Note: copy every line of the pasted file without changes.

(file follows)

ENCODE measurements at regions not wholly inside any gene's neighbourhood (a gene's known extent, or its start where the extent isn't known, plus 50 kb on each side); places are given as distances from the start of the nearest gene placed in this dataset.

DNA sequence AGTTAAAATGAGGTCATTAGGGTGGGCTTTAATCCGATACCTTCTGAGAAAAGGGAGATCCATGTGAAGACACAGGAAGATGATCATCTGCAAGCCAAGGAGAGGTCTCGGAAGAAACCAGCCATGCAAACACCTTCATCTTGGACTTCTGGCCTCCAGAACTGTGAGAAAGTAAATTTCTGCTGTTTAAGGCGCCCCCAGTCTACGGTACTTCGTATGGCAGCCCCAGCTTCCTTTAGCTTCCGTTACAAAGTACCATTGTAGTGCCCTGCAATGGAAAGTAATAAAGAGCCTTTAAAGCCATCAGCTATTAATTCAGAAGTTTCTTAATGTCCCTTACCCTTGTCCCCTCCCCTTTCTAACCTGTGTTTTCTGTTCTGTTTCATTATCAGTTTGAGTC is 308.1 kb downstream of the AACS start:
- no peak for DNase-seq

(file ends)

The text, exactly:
ENCODE measurements at regions not wholly inside any gene's neighbourhood (a gene's known extent, or its start where the extent isn't known, plus 50 kb on each side); places are given as distances from the start of the nearest gene placed in this dataset.

DNA sequence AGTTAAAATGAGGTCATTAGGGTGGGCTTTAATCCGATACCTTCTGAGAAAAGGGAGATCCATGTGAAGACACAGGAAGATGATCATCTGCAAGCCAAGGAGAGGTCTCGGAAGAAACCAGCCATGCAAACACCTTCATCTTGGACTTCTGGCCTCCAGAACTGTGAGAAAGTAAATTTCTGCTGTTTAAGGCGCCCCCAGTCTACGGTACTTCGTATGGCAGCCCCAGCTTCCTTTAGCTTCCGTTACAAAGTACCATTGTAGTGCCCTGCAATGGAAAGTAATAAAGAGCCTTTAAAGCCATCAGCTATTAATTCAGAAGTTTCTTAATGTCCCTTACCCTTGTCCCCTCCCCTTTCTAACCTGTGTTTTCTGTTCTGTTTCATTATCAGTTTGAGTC is 308.1 kb downstream of the AACS start:
- no peak for DNase-seq